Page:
June 19, 2018

by Lynn Gustafson, DPM

Summer beckons us to go outside. Going for walks in your neighborhood or our local trails is good for body and soul. 

Walking is one of the simplest ways to improve your heart health. According to the American Heart Association, walking at least 30 minutes a day helps reduce your risk of heart disease and stroke, helps improve your blood pressure and helps maintain your weight. Other benefits include helping to reduce your risks of osteoporosis, breast and colon cancer and diabetes.

Walking feels best when you have healthy, happy feet! With proper detection, intervention and care, most foot and ankle problems can be lessened or prevented. Here’s how. 

Proper Footwear:

While it’s tempting to wear sandals on summer walks, wear supportive athletic shoes that fit well and cushion your feet. Choose synthetic fiber socks to help prevent blisters and wick moisture away. Replace your shoes every 300-500 miles to better absorb shock and help prevent injuries.

Protect Your Feet:

When you go barefoot, you can step on glass, nails, fish hooks, you name it. It can be painful and cause infection. In the summer, we remove many sharp objects from the bottom of the foot. Wear shoes or supportive sandals to prevent punctures and other injuries such as stubbed toes and sprained ankles. When it comes to flip-flops, save them for the beach and pool.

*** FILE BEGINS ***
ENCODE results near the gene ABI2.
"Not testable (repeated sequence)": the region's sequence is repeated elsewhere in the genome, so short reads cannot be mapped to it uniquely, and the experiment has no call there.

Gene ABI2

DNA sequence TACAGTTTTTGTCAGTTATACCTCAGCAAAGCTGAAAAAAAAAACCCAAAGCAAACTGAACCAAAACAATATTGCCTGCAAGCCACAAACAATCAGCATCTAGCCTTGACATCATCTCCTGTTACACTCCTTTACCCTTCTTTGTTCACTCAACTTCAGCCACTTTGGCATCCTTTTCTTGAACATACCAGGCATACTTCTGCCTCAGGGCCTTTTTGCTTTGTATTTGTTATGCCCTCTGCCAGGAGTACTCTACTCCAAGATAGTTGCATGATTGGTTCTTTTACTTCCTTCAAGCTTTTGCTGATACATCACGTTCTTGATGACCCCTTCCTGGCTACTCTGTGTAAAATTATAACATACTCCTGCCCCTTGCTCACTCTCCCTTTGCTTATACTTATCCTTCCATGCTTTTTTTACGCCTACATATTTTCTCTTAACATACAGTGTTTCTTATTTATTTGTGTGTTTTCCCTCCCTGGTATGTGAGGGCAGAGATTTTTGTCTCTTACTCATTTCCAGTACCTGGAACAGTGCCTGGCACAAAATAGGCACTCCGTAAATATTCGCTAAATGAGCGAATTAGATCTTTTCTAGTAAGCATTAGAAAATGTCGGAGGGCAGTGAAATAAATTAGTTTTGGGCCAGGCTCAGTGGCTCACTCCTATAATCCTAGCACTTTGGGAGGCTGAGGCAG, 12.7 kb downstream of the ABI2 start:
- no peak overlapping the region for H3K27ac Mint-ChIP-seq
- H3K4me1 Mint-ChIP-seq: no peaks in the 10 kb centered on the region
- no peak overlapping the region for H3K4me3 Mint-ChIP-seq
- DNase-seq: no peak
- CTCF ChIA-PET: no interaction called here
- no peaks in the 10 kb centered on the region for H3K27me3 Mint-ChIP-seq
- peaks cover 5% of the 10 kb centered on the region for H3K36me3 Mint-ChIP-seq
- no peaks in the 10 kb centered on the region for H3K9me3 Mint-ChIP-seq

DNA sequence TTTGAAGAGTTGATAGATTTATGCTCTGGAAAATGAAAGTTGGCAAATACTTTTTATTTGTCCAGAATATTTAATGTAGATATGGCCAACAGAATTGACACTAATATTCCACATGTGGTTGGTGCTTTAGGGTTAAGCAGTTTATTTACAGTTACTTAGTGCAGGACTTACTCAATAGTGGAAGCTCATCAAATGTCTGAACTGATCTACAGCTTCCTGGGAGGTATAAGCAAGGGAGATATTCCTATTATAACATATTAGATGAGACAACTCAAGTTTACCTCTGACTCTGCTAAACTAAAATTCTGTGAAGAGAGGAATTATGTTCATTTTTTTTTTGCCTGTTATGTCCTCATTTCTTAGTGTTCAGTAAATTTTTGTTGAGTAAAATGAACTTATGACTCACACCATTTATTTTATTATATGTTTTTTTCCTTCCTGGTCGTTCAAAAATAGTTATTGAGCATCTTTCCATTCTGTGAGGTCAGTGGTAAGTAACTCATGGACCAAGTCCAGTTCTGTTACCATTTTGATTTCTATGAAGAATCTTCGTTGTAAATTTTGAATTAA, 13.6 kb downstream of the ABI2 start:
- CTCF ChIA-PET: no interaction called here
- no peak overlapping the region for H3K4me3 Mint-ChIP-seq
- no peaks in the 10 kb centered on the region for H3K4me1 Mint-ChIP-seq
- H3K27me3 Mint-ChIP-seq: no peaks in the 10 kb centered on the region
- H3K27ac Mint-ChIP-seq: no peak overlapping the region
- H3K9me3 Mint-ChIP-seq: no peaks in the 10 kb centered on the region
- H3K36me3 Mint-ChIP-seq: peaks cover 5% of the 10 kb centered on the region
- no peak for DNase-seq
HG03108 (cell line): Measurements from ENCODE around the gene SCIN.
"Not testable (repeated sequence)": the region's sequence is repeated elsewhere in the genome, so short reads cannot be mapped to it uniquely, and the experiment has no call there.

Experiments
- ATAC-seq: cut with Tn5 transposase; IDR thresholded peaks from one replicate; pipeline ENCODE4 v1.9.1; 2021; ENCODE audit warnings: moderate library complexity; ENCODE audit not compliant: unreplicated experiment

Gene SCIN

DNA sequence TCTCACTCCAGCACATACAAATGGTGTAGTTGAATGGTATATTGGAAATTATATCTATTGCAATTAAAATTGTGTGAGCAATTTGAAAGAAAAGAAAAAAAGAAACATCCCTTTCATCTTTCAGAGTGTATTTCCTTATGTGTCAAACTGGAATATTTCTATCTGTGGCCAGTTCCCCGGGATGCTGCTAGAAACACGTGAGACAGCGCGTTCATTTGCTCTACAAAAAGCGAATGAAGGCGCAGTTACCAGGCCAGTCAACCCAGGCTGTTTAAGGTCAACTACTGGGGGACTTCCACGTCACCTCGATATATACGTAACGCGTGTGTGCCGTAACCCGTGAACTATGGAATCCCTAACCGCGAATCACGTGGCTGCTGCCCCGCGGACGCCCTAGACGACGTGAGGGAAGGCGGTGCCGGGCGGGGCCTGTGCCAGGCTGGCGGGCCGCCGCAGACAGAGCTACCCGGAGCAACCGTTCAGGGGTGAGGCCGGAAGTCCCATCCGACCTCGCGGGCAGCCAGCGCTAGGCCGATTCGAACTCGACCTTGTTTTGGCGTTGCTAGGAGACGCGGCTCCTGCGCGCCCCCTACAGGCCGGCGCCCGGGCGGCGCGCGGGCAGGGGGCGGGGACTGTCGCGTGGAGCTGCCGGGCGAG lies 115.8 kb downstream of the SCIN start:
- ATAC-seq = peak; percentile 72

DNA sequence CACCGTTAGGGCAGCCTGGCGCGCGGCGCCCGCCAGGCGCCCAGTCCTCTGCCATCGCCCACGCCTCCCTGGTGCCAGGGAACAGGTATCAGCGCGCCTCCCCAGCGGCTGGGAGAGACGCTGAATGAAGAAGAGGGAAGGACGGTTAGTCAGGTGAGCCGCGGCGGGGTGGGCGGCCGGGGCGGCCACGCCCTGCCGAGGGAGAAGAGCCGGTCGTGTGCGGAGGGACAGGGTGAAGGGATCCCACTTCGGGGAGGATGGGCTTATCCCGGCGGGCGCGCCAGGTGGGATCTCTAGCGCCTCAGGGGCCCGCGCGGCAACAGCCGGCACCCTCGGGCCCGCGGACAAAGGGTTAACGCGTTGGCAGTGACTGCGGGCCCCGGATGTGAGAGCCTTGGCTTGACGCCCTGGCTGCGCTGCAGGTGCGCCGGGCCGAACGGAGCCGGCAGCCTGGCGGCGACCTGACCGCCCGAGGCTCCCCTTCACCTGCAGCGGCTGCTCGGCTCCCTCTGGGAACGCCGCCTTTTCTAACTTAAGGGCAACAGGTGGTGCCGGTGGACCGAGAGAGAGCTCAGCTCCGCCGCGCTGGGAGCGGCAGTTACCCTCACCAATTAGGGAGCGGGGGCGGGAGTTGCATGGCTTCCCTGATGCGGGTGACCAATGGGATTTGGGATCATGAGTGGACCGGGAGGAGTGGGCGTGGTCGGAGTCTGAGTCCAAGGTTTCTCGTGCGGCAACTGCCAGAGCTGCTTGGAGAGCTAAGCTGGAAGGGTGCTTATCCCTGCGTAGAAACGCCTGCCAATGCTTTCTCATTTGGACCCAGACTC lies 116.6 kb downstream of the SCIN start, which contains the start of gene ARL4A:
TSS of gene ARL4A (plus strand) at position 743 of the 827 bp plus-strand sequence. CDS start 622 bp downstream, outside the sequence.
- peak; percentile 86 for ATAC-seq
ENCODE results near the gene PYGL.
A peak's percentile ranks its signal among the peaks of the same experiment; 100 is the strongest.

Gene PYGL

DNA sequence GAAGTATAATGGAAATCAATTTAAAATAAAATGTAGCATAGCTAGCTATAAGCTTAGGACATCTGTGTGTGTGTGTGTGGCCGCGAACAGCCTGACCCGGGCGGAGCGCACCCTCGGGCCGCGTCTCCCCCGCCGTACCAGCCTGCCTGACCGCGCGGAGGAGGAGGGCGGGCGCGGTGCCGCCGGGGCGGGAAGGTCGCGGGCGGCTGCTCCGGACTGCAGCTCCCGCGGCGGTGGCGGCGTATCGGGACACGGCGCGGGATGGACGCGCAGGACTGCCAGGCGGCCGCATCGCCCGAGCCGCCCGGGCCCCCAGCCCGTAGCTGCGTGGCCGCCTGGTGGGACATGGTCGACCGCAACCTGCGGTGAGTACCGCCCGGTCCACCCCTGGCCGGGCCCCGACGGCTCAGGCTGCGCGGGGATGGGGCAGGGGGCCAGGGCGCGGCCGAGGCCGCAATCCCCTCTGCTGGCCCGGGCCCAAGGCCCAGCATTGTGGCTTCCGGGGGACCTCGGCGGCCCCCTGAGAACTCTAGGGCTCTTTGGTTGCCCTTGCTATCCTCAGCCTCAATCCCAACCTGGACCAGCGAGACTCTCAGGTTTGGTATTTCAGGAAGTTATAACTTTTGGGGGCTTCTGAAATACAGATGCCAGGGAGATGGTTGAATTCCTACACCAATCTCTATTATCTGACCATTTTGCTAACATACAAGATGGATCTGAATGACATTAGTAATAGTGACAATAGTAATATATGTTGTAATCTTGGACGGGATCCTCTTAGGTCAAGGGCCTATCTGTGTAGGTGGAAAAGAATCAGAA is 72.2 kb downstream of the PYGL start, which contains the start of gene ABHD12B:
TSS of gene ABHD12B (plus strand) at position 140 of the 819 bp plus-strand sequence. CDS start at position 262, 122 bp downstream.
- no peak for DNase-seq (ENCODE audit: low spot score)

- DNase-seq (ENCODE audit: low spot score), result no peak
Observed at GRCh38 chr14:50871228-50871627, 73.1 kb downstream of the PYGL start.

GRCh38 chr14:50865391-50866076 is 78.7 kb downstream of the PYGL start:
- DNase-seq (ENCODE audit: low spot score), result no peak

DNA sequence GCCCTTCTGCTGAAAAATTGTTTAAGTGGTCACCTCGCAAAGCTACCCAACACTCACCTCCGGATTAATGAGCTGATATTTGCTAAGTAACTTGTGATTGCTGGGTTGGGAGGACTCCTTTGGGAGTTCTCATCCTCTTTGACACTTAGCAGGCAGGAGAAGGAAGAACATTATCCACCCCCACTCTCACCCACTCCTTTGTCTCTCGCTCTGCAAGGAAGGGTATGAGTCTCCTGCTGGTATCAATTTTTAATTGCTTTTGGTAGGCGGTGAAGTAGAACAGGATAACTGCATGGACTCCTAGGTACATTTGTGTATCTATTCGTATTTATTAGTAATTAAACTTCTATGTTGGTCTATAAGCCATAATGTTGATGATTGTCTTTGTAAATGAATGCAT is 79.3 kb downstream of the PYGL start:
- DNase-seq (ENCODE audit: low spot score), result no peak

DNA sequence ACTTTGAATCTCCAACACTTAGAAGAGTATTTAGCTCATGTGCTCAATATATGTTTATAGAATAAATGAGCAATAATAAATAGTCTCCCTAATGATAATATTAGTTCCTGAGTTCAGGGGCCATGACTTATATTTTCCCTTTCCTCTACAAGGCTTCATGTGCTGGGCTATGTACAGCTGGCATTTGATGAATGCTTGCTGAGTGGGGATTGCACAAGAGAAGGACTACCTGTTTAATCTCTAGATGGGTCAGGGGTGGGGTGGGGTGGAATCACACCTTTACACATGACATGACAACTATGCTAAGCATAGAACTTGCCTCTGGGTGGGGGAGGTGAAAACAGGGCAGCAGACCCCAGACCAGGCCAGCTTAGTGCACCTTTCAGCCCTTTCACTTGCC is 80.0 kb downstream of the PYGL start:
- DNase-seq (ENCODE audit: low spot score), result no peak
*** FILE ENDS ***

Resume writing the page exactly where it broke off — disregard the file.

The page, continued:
Broken Toes:

Drop a heavy planter on your toe or stub it on outdoor furniture and you may be using language more colorful than your patio flowers. Broken and fractured toes can swell up, bruise, damage the nail and hurt when you walk or bend it. If you think you broke your toe, it’s best to have a podiatrist take a look and prescribe treatment, which is usually minimal.

Plantar Fasciitis:

This is the most common cause of heel pain. The plantar fascia lies on the bottom of your foot, connects the heel to the ball of your foot and supports the arch. People notice pain near the heel with the first few steps in the morning being especially painful. Often the pain goes away during activity but comes back afterwards. We recommend a variety of treatment options used in combination which include rest, ice, stretches and orthotics. It’s best to seek treatment early before it worsens and becomes more painful.


A bunion is a painful, bony bump on the inside of the foot at the big toe joint. Bunions are more common in women because stylish, tight shoes can accelerate the condition. Since bunions often start small, you can manage pain and slow progress by wearing shoes that fit properly and offer a wide toe box that allows toes to wiggle. Other remedies include bunion-shield pads, orthotics and icing.

Most people log 75,000 miles on their feet by the time they reach age 50. So take care of those feet and you’ll enjoy the journey!